# Difference between a continuously differentiable function and a wave

• B
• redtree
In summary, an absolutely continuously differentiable function and a wave are distinct concepts. A linear function is continuously differentiable but not a wave. Every wave function can be expressed as a superposition of plane waves, which are absolutely continuously differentiable functions. The set of wave functions is a subset of the group of absolutely continuously differentiable functions, but the group structure is only additive and does not have multiplicative inverses. Additionally, a function can be a weak solution to the wave equation without being continuously differentiable.
redtree
TL;DR Summary
What is the difference between an absolutely continuously differentiable function and a wave?
What is the difference between an absolutely continuously differentiable function and a wave? Are all absolutely continuously differentiable equations waves?

A linear function is certainly smooth, in particular continuously differentiable, and it is not a wave function. These are distinct concepts. For approximations with wave functions, see https://en.wikipedia.org/wiki/Fourier_series

Is a wave function a subset of the group of absolutely continuously differentiable functions?

Every wave function can be considered as a superposition of plane waves, where each plane wave is absolutely continuously differentiable.

redtree said:
Is a wave function a subset of the group of absolutely continuously differentiable functions?
The set of wave functions is. A single wave function is an element of the two sets. The group structure is only additive, which does not contain much information. So group is the wrong word here. We do not have multiplicative inverses. It is an algebra (I think. Depending on how wave function is defined. The continuously differentiable functions are.)

Right. My mistake on the terminology

To perplex things just a bit, the following little lemma might be of interest:

If ##f(x)## is a two times differentiable function of one real variable then $$f(\vec{k}\cdot\vec{x}-\omega t)$$ is a wave function of n+1 variables, ##\vec{k},\vec{x}\in \mathbb{R}^n##, ##\omega,t\in \mathbb{R}## for any ##n\in\mathbb{N}##

I did not understand the question but answer:)
A function ##H(x-at)## is a solution of the wave equation as well but in the generalized sense
here ##H## is the Heaviside step function
##(x\in\mathbb{R})##

Delta2 said:
To perplex things just a bit, the following little lemma might be of interest:

If ##f(x)## is a two times differentiable function of one real variable then $$f(\vec{k}\cdot\vec{x}-\omega t)$$ is a wave function of n+1 variables, ##\vec{k},\vec{x}\in \mathbb{R}^n##, ##\omega,t\in \mathbb{R}## for any ##n\in\mathbb{N}##
As pointed out, you can drop the differentiability and still have a weak solution to the wave equation.

martinbn said:
As pointed out, you can drop the differentiability and still have a weak solution to the wave equation.
Sorry I don't understand, what do we mean by weak solution?

Delta2 said:
Sorry I don't understand, what do we mean by weak solution?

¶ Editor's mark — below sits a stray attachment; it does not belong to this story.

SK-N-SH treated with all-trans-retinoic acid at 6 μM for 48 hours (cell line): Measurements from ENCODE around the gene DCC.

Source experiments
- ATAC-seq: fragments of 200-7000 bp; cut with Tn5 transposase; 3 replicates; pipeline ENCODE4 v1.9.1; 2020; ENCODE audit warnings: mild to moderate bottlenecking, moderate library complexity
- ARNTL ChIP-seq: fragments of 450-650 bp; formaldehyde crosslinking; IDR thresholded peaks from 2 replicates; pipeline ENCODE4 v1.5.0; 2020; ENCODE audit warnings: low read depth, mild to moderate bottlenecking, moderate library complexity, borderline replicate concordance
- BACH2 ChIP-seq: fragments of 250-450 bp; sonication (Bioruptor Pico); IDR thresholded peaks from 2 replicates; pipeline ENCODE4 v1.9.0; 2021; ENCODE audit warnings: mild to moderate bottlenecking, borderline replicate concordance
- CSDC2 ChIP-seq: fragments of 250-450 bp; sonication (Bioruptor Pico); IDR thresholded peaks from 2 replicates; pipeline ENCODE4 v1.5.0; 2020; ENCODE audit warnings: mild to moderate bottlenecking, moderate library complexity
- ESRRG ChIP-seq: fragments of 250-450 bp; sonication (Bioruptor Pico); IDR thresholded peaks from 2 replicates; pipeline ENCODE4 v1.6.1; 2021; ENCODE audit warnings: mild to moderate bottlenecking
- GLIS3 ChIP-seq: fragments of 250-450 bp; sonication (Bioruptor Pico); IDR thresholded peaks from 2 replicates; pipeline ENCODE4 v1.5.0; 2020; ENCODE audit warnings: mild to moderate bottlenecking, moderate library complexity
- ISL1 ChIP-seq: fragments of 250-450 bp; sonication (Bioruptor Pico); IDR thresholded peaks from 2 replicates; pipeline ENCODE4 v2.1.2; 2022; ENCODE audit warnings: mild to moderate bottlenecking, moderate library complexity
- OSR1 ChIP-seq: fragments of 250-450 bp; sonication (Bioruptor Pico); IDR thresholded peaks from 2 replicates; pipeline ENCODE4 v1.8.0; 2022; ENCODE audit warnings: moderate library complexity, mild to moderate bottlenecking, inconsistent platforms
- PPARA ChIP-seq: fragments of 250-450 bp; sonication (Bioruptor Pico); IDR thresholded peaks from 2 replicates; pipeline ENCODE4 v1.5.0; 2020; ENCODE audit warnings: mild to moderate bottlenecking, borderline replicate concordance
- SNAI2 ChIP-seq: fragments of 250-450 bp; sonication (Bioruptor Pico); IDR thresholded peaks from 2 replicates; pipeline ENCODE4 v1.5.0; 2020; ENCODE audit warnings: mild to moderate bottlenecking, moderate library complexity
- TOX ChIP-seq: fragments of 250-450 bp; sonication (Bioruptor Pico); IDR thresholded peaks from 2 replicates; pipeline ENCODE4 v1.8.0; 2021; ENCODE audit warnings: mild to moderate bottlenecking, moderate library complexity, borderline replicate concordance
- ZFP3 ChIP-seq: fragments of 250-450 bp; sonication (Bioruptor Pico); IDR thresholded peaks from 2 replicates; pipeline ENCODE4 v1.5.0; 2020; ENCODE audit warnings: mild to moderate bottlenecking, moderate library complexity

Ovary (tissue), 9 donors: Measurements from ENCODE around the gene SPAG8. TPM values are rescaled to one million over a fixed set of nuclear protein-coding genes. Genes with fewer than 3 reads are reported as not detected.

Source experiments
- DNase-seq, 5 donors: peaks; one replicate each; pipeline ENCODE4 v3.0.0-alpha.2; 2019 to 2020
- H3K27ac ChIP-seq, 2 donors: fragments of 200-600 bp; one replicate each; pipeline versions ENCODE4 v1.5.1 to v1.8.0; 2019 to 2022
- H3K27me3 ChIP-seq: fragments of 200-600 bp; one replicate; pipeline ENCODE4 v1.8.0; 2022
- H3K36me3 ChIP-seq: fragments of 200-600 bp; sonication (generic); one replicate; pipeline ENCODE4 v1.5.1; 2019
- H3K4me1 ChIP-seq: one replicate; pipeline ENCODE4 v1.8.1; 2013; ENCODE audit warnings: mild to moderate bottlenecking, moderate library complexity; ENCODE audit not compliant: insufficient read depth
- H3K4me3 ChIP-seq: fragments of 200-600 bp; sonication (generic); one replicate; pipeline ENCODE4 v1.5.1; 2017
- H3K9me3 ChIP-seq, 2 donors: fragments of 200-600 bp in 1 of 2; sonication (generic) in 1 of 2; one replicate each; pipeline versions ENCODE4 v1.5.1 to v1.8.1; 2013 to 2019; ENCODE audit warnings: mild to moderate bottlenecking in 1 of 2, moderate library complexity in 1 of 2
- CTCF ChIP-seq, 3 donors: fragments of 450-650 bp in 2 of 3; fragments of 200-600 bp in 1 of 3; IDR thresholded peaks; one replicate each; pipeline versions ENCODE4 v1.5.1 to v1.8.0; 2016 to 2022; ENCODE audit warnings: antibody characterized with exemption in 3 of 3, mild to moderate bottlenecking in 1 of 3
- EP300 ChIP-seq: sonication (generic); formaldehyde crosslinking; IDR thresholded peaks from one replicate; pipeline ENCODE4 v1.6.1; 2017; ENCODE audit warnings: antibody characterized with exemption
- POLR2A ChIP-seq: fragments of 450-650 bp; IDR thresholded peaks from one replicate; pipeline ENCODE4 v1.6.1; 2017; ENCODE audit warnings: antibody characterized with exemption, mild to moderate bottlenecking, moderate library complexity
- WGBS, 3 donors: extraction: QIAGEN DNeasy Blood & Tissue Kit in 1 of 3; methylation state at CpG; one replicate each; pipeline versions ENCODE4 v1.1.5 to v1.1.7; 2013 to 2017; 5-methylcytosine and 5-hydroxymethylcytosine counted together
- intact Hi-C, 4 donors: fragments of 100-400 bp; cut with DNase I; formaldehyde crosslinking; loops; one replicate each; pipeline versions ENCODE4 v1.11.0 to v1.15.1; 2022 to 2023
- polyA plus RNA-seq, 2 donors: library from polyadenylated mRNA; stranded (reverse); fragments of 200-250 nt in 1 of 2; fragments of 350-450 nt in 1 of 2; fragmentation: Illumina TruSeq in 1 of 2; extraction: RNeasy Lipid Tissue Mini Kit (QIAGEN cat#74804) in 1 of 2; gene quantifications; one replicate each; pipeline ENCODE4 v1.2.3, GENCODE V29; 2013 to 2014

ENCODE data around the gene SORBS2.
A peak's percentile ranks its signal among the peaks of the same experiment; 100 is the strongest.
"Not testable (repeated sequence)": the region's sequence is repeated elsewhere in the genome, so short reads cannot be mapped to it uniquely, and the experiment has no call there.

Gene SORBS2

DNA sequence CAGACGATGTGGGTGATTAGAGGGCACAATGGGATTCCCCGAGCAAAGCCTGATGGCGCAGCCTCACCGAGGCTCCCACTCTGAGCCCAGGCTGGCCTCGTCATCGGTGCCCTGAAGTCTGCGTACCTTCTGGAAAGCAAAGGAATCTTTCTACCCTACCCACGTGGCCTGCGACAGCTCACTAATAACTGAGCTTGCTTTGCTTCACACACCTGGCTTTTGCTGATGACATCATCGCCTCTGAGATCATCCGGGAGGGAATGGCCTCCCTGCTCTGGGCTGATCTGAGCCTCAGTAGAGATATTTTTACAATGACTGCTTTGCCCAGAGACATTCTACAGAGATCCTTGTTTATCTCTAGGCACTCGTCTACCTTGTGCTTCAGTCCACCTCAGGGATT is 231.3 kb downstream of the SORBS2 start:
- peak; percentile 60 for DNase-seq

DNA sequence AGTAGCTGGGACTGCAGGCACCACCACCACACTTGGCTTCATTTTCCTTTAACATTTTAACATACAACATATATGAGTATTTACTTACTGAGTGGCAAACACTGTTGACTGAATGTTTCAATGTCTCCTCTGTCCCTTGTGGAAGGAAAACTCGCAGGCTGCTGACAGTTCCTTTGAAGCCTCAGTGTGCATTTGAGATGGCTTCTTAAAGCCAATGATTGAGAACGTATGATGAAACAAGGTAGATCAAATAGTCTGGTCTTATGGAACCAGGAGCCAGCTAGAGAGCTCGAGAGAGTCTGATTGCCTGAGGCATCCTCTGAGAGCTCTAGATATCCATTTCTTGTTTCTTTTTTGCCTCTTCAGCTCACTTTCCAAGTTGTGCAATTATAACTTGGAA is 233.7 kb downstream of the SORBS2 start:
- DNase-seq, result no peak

For example, we shall say that a function ##u(t,x)\in L^1_{loc}(\mathbb{R}_+\times\mathbb{R})## is a weak solution to the equation ##u_{tt}=u_{xx}## if for any ##\psi\in\mathcal{D}(\mathbb{R}_+\times\mathbb{R}),\quad \mathbb{R}_+=\{\xi>0\mid\xi\in \mathbb{R}\}## it follows that
$$\int_{\mathbb{R}_+\times\mathbb{R}}u(t,x)(\psi_{tt}-\psi_{xx})dtdx=0$$

shock waves meet this definition

Delta2
Thanks @wrobel for making me remember that time is usually taken to be positive , as well as the concept of weak solution to a PDE.

## 1. What is the difference between a continuously differentiable function and a wave?

A continuously differentiable function is a function that has a derivative at every point in its domain. A wave, on the other hand, is a disturbance that travels through a medium, characterized by periodic oscillations.

## 2. Can a continuously differentiable function also be a wave?

Yes, a continuously differentiable function can also exhibit wave-like behavior. For example, a sine or cosine function is continuously differentiable and can be used to model waves.

## 3. How are the graphs of a continuously differentiable function and a wave different?

The graph of a continuously differentiable function will typically be a smooth curve, while the graph of a wave will have a more oscillatory or periodic shape.

## 4. What are some real-life examples of continuously differentiable functions and waves?

A continuously differentiable function can be used to model the growth of a population or the change in temperature over time. Waves can be observed in nature, such as ocean waves or sound waves, and can also be artificially created, such as in radio or light waves.

## 5. How are continuously differentiable functions and waves used in different fields of science?

Continuously differentiable functions are used in fields such as physics, engineering, and economics to model and predict various phenomena. Waves have a wide range of applications in fields such as acoustics, optics, and geology.

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